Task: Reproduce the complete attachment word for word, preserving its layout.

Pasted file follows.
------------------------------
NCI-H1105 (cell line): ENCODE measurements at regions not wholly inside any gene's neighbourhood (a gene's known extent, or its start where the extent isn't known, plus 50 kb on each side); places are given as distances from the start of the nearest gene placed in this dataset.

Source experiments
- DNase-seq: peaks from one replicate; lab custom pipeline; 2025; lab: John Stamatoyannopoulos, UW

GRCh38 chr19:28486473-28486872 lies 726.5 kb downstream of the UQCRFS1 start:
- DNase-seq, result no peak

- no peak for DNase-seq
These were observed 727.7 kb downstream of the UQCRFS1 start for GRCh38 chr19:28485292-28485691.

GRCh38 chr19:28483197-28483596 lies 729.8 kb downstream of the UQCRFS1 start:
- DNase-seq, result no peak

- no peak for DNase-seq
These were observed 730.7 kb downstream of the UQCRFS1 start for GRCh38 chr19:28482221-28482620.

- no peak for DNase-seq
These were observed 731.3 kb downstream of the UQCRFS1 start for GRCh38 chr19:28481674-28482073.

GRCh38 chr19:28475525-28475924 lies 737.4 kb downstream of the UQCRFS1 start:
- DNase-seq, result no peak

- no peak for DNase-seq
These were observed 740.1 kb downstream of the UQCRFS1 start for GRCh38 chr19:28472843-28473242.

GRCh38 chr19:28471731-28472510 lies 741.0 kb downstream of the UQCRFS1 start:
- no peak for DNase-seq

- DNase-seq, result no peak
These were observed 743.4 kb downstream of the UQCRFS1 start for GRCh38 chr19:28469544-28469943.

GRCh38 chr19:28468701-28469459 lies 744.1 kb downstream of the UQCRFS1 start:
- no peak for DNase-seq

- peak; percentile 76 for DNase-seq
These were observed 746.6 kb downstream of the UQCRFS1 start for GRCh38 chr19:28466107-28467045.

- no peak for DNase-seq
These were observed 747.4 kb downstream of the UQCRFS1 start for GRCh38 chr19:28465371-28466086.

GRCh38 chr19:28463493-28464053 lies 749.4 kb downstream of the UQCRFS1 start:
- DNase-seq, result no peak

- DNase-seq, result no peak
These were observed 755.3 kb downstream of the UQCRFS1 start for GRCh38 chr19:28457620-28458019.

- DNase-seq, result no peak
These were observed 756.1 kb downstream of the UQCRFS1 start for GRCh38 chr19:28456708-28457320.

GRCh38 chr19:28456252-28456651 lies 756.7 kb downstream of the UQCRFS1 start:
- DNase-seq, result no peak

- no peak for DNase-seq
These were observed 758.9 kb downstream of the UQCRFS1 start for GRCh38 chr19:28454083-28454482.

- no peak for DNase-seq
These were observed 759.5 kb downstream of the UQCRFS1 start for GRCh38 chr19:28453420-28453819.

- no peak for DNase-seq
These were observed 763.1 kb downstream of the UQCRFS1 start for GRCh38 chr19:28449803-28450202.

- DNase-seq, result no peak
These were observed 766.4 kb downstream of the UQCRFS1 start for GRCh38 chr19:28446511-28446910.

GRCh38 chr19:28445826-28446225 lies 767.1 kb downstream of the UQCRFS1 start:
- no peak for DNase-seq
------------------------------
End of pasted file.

NCI-H1105 (cell line): ENCODE measurements at regions not wholly inside any gene's neighbourhood (a gene's known extent, or its start where the extent isn't known, plus 50 kb on each side); places are given as distances from the start of the nearest gene placed in this dataset.

Source experiments
- DNase-seq: peaks from one replicate; lab custom pipeline; 2025; lab: John Stamatoyannopoulos, UW

GRCh38 chr19:28486473-28486872 lies 726.5 kb downstream of the UQCRFS1 start:
- DNase-seq, result no peak

- no peak for DNase-seq
These were observed 727.7 kb downstream of the UQCRFS1 start for GRCh38 chr19:28485292-28485691.

GRCh38 chr19:28483197-28483596 lies 729.8 kb downstream of the UQCRFS1 start:
- DNase-seq, result no peak

- no peak for DNase-seq
These were observed 730.7 kb downstream of the UQCRFS1 start for GRCh38 chr19:28482221-28482620.

- no peak for DNase-seq
These were observed 731.3 kb downstream of the UQCRFS1 start for GRCh38 chr19:28481674-28482073.

GRCh38 chr19:28475525-28475924 lies 737.4 kb downstream of the UQCRFS1 start:
- DNase-seq, result no peak

- no peak for DNase-seq
These were observed 740.1 kb downstream of the UQCRFS1 start for GRCh38 chr19:28472843-28473242.

GRCh38 chr19:28471731-28472510 lies 741.0 kb downstream of the UQCRFS1 start:
- no peak for DNase-seq

- DNase-seq, result no peak
These were observed 743.4 kb downstream of the UQCRFS1 start for GRCh38 chr19:28469544-28469943.

GRCh38 chr19:28468701-28469459 lies 744.1 kb downstream of the UQCRFS1 start:
- no peak for DNase-seq

- peak; percentile 76 for DNase-seq
These were observed 746.6 kb downstream of the UQCRFS1 start for GRCh38 chr19:28466107-28467045.

- no peak for DNase-seq
These were observed 747.4 kb downstream of the UQCRFS1 start for GRCh38 chr19:28465371-28466086.

GRCh38 chr19:28463493-28464053 lies 749.4 kb downstream of the UQCRFS1 start:
- DNase-seq, result no peak

- DNase-seq, result no peak
These were observed 755.3 kb downstream of the UQCRFS1 start for GRCh38 chr19:28457620-28458019.

- DNase-seq, result no peak
These were observed 756.1 kb downstream of the UQCRFS1 start for GRCh38 chr19:28456708-28457320.

GRCh38 chr19:28456252-28456651 lies 756.7 kb downstream of the UQCRFS1 start:
- DNase-seq, result no peak

- no peak for DNase-seq
These were observed 758.9 kb downstream of the UQCRFS1 start for GRCh38 chr19:28454083-28454482.

- no peak for DNase-seq
These were observed 759.5 kb downstream of the UQCRFS1 start for GRCh38 chr19:28453420-28453819.

- no peak for DNase-seq
These were observed 763.1 kb downstream of the UQCRFS1 start for GRCh38 chr19:28449803-28450202.

- DNase-seq, result no peak
These were observed 766.4 kb downstream of the UQCRFS1 start for GRCh38 chr19:28446511-28446910.

GRCh38 chr19:28445826-28446225 lies 767.1 kb downstream of the UQCRFS1 start:
- no peak for DNase-seq